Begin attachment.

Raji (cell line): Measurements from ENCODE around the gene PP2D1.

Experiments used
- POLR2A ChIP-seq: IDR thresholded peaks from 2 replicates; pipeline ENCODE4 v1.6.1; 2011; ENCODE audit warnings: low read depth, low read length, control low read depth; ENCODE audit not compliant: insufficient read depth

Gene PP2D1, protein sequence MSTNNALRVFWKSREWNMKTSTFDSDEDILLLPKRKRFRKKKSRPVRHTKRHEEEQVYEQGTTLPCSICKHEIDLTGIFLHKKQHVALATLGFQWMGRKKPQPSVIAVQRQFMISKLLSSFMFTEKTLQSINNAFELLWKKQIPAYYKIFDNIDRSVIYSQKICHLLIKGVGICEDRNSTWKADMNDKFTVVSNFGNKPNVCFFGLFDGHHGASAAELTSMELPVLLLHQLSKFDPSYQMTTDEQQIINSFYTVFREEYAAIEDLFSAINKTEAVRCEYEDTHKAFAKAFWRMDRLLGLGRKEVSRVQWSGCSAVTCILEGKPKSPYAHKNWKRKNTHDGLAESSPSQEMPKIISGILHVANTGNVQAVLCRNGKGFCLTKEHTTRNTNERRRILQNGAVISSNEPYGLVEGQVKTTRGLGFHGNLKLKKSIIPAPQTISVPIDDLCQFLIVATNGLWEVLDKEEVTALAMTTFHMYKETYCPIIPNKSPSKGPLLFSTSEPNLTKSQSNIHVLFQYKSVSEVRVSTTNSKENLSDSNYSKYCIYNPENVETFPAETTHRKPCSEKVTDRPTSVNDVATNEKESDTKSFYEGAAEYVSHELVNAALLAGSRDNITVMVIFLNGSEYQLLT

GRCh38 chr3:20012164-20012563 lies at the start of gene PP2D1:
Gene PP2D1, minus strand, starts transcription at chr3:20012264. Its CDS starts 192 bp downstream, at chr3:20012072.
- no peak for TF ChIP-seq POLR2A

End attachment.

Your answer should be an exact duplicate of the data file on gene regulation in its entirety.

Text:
Raji (cell line): Measurements from ENCODE around the gene PP2D1.

Experiments used
- POLR2A ChIP-seq: IDR thresholded peaks from 2 replicates; pipeline ENCODE4 v1.6.1; 2011; ENCODE audit warnings: low read depth, low read length, control low read depth; ENCODE audit not compliant: insufficient read depth

Gene PP2D1, protein sequence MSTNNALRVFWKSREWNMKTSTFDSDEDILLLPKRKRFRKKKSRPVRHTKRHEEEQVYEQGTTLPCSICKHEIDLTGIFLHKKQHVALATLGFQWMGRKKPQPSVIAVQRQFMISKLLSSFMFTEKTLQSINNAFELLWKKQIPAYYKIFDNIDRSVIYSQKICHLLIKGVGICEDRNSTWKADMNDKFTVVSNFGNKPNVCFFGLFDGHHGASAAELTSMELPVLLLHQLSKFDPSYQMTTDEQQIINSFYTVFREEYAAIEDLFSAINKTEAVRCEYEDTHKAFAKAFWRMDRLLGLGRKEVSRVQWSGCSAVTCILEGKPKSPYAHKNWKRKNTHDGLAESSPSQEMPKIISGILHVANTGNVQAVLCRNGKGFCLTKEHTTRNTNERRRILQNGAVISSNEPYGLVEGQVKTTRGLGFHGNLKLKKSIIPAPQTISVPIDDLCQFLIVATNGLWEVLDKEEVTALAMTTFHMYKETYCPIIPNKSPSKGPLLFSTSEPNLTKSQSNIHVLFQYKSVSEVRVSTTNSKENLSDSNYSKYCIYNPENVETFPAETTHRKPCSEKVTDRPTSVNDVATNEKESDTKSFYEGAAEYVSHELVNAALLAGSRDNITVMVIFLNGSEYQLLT

GRCh38 chr3:20012164-20012563 lies at the start of gene PP2D1:
Gene PP2D1, minus strand, starts transcription at chr3:20012264. Its CDS starts 192 bp downstream, at chr3:20012072.
- no peak for TF ChIP-seq POLR2A